Britain's Prince William and his wife Kate are to visit the Republic of Ireland next month, Kensington Palace announced Tuesday, in the wake of Brexit and Sinn Fein topping the polls.
Their first trip to Ireland, at the request of Britain's Foreign Office, will take place between March 3 and 5.
Once out of the question, royal trips to Ireland have become more frequent since Queen Elizabeth II's groundbreaking state visit in 2011.
The latest visit comes at a key time in British-Irish relations.
Britain left the EU on January 31, a power-sharing government has been restored in Northern Ireland after three years of wrangling, and nationalists Sinn Fein are eyeing power south of the border.
Sinn Fein's key policy is a united Ireland.
The Irish Republic, an EU member, is the United Kingdom's only land neighbour. Finding a way to keep the border with Northern Ireland free-flowing proved the trickiest part of Brexit talks.
Irish Prime Minister Leo Varadkar called an early general election for last Saturday on the back of his Brexit negotiating, having successfully avoided the threat of a hard border.
But leftist Sinn Fein surprised predictions to became the second biggest party in parliament, setting them up for a place in a coalition government.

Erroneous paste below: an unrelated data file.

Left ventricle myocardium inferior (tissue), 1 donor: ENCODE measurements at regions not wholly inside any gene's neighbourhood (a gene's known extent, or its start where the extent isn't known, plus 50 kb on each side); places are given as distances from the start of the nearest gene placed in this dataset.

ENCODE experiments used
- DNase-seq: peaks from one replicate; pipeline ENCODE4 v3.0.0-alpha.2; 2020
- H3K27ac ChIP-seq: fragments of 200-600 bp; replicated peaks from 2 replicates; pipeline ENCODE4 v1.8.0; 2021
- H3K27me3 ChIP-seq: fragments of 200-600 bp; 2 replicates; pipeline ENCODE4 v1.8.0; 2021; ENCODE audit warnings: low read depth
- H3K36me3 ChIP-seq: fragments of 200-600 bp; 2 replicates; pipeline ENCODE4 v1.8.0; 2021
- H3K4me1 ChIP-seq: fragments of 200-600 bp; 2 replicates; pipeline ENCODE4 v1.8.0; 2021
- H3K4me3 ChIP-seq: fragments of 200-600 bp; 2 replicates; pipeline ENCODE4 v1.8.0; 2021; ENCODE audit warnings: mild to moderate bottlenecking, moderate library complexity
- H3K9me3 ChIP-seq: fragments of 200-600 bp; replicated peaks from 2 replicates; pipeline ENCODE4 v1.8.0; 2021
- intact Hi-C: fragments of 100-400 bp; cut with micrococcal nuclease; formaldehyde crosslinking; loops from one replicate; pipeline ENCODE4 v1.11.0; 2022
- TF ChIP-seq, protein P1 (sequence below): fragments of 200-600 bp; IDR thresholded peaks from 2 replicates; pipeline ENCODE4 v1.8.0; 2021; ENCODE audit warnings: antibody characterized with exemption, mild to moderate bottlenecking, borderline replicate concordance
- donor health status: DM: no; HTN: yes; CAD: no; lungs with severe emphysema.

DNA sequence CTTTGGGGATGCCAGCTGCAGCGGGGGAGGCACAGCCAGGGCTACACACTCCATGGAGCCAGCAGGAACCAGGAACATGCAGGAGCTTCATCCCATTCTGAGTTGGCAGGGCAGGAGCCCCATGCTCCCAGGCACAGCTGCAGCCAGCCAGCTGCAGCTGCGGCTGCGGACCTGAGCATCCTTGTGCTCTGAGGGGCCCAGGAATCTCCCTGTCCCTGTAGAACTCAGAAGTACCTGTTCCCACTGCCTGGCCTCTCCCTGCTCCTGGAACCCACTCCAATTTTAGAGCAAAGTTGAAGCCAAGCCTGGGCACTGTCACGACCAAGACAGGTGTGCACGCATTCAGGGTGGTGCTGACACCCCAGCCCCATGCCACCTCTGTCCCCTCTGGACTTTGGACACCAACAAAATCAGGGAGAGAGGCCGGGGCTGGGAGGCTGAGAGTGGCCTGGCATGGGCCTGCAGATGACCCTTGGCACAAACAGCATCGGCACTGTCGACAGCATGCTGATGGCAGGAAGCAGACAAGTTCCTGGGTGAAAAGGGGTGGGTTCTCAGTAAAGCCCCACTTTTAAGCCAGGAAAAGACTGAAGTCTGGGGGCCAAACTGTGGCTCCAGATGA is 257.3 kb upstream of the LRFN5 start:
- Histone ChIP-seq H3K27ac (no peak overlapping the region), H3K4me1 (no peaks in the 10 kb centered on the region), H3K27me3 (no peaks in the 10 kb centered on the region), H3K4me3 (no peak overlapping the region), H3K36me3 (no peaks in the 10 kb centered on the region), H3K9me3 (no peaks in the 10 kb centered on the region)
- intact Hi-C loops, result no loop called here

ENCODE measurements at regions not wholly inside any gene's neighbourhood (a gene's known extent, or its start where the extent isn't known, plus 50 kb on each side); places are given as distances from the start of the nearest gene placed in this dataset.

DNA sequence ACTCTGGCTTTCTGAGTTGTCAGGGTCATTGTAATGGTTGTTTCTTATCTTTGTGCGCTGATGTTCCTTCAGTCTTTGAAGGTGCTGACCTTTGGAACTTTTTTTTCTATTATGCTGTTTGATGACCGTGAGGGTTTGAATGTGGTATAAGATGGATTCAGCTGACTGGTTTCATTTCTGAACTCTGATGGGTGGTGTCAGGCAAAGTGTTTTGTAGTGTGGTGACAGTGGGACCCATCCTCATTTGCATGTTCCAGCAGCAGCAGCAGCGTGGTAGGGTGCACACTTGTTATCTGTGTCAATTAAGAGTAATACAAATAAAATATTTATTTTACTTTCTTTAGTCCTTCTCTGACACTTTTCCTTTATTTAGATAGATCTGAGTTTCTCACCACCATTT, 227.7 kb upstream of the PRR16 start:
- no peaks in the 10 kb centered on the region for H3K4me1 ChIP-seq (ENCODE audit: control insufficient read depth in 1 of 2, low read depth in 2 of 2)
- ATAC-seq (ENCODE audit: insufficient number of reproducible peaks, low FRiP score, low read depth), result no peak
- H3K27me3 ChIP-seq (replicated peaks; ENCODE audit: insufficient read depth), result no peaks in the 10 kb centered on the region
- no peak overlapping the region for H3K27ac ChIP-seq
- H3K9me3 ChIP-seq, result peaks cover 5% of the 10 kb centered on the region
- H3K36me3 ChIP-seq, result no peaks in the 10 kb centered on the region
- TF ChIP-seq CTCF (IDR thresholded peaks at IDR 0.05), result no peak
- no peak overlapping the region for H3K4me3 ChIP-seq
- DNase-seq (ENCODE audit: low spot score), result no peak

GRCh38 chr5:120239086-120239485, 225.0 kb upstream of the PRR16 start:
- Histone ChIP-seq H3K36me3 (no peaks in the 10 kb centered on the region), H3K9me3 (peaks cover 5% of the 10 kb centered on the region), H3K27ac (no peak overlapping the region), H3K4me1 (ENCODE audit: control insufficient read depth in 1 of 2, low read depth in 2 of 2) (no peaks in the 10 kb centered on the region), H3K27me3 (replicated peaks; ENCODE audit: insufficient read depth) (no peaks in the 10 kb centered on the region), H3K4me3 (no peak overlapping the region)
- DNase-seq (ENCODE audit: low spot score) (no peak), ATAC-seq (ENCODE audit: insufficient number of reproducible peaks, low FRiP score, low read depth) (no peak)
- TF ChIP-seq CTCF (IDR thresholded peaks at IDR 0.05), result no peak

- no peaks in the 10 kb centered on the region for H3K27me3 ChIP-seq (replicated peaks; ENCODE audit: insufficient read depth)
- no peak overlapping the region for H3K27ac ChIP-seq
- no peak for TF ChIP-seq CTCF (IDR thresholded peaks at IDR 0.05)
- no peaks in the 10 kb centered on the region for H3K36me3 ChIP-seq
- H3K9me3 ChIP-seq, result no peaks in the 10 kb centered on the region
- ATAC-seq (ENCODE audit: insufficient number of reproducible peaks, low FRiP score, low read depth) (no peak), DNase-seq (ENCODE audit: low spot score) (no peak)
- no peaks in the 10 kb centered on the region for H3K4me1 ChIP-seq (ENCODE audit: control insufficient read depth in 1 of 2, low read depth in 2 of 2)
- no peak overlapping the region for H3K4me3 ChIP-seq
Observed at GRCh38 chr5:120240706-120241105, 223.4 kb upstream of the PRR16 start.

The party's leader Mary Lou McDonald has said she "may well be the next taoiseach (prime minister)" and has begun talks with smaller parties to see if Sinn Fein could govern without the two main parties.
A new government could be in place before the royals visit.
Sinn Fein was the political wing of the now-defunct Irish Republican Army paramilitary group, which sought to end British rule in Northern Ireland through violence.
The IRA in 1979 assassinated William's great-great uncle Louis Mountbatten, the last viceroy of British-ruled India, who had been a mentor to his father Prince Charles.
William named his second son Prince Louis.
Senior royals have met senior Sinn Fein figures before, notably Queen Elizabeth and Charles, who has made five visits to Ireland over the past five years in a sign of the new footing in Anglo-Irish relations ushered in by the queen's 2011 tour.
Of all her state visits, the queen's trip to Ireland was perhaps the most transformative, healing deep-rooted unease.
No British monarch had set foot in what is now the Republic of Ireland since her grandfather king George V in 1911, before independence from Britain in 1922.
William, second in line to the throne behind Charles, is the honorary colonel of the Irish Guards, a British army regiment. He married Kate in his uniform in 2011.